Levenmouth Rail link: Work starts on second mile of track
The second phase of track work continues to take the railway closer to Leven and is the first section of the reinstated railway which will be double-tracked.
Following the successful completion of the first mile in March, which included connecting to the mainline at Thornton junction, significant work followed to install drainage and troughing for cable routes.
The first mile is now complete and will shortly be commissioned and enter into service as operational railway to enable engineering trains to assist in the delivery of subsequent phases of work.
And with this in mind, the project team are keen to reiterate the message that local people should not now be using the area to avoid coming into contact with engineering trains, railway plant and machinery delivering the work.
With all traces of the original track lifted and existing ballast removed to reveal the formation level of the track-bed, work will focus on rebuilding the railway solum wide enough to accommodate both running lines.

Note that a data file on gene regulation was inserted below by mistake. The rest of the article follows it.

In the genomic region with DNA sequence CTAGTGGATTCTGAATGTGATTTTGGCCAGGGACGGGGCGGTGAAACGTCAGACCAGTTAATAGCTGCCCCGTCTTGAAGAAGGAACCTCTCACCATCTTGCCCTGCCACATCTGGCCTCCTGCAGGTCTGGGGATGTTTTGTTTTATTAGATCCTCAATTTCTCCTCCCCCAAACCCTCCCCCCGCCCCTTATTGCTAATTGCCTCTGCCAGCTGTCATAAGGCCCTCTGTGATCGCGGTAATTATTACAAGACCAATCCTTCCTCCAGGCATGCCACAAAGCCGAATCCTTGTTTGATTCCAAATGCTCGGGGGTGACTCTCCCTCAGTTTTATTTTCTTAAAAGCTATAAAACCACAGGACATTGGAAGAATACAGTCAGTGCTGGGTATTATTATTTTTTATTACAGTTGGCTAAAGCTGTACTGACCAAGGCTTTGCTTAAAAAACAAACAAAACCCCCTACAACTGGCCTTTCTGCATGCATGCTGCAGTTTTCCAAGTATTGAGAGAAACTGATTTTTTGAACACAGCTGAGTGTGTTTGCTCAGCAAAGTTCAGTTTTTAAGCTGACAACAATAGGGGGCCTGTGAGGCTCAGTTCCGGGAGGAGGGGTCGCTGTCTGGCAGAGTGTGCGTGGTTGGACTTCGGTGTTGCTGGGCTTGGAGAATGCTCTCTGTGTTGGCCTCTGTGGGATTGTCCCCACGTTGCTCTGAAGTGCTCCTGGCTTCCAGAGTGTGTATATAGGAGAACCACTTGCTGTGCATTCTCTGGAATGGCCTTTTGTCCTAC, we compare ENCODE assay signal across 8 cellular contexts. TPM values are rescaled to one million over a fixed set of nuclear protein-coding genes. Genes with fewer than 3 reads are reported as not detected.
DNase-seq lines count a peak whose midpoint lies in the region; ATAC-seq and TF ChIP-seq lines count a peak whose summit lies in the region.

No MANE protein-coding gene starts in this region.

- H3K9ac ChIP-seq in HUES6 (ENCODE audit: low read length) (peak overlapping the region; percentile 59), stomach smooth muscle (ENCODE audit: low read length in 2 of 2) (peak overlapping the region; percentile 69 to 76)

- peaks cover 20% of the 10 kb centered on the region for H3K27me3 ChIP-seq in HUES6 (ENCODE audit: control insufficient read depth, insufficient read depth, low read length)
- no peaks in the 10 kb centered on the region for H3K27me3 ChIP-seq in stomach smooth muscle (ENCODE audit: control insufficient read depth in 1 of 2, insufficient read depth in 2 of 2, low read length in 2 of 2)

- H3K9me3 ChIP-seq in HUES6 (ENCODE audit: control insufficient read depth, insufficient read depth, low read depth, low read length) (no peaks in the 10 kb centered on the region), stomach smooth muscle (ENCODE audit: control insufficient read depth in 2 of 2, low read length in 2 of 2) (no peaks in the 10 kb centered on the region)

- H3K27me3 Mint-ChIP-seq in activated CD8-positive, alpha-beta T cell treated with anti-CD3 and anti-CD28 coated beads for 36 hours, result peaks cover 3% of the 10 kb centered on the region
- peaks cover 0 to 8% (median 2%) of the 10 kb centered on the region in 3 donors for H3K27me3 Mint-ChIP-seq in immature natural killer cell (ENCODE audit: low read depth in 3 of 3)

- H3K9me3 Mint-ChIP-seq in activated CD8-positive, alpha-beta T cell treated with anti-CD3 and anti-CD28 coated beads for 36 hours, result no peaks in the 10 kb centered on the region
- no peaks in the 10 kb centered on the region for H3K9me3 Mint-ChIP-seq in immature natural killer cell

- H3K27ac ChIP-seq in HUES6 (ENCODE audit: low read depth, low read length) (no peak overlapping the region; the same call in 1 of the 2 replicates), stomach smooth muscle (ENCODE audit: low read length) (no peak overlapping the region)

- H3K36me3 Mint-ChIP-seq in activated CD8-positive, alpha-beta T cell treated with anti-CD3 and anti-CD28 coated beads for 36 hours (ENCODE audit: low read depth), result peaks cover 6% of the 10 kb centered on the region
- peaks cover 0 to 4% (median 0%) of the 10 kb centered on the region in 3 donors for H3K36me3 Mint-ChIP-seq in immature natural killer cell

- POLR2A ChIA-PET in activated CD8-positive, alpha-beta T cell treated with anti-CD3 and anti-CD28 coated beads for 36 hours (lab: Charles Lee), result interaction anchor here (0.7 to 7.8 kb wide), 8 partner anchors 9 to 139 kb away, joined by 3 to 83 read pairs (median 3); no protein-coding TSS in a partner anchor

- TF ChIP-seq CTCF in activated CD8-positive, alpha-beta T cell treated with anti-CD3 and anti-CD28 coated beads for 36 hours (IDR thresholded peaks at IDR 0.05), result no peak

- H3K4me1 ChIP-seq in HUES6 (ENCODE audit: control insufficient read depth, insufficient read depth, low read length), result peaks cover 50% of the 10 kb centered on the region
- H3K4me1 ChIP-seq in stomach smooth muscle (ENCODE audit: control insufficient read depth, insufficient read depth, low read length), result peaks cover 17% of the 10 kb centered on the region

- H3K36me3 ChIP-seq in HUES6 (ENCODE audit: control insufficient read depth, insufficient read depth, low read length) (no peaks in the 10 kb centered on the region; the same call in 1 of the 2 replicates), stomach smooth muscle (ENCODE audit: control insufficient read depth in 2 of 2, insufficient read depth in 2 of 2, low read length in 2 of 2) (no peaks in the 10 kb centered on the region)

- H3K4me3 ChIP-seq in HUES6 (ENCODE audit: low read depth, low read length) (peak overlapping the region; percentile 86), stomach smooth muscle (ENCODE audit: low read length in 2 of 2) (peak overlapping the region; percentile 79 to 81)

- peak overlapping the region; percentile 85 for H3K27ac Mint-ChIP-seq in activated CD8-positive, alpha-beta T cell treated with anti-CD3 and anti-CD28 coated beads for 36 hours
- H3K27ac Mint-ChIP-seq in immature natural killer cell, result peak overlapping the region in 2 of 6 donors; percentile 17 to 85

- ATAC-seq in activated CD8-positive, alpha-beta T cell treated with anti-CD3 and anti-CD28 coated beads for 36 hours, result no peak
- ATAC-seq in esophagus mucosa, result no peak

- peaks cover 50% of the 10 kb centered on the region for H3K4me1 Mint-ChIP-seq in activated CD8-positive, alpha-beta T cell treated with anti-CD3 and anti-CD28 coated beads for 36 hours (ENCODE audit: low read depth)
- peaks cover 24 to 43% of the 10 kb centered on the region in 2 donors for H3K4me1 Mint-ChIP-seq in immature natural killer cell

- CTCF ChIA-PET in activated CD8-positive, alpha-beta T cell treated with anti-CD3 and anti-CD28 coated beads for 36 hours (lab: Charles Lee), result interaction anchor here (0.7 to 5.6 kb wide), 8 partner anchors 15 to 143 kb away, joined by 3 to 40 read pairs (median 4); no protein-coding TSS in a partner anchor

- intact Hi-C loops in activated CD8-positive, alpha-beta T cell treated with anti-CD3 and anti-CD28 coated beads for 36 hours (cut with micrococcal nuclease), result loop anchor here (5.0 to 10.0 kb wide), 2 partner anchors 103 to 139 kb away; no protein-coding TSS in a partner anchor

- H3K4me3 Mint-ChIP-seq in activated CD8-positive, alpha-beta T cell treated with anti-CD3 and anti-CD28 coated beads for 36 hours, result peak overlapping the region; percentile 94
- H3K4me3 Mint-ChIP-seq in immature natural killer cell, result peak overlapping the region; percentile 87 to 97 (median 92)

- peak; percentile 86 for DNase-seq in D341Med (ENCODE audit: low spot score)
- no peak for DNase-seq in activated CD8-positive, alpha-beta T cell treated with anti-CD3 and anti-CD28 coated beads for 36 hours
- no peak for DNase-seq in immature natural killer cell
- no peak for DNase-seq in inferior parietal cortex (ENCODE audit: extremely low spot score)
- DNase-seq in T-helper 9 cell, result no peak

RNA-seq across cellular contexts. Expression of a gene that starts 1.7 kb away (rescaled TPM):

In order to ensure enough space for the new double-track sections, some work is required to reprofile sections of embankment adjacent to the line.
The new track-bed will then be formed, before ballast which has been stock-piled in Thornton yard which will be delivered to where it is needed ahead of new sleepers being positioned and rails being placed.
Joe Mulvenna, Project Manager for the Levenmouth Rail Link Project said: “We are delighted with progress on the project to date and look forward to continuing to bring the new railway to Leven and the surrounding areas.
“Various elements of work are underway or ongoing all across the route and activity is set to ramp-up even further in the coming months and so we are asking people who have previously used the area to walk dogs, for leisure or for exercise to please find an alternative.
“Increased work activity means more vehicle movements and the first-mile section will be a live railway and so very dangerous. Our priority is safety, both of the local people and for those working hard to deliver the project, and the best way to promote safety is by now asking local people not to continue to use the railway corridor.”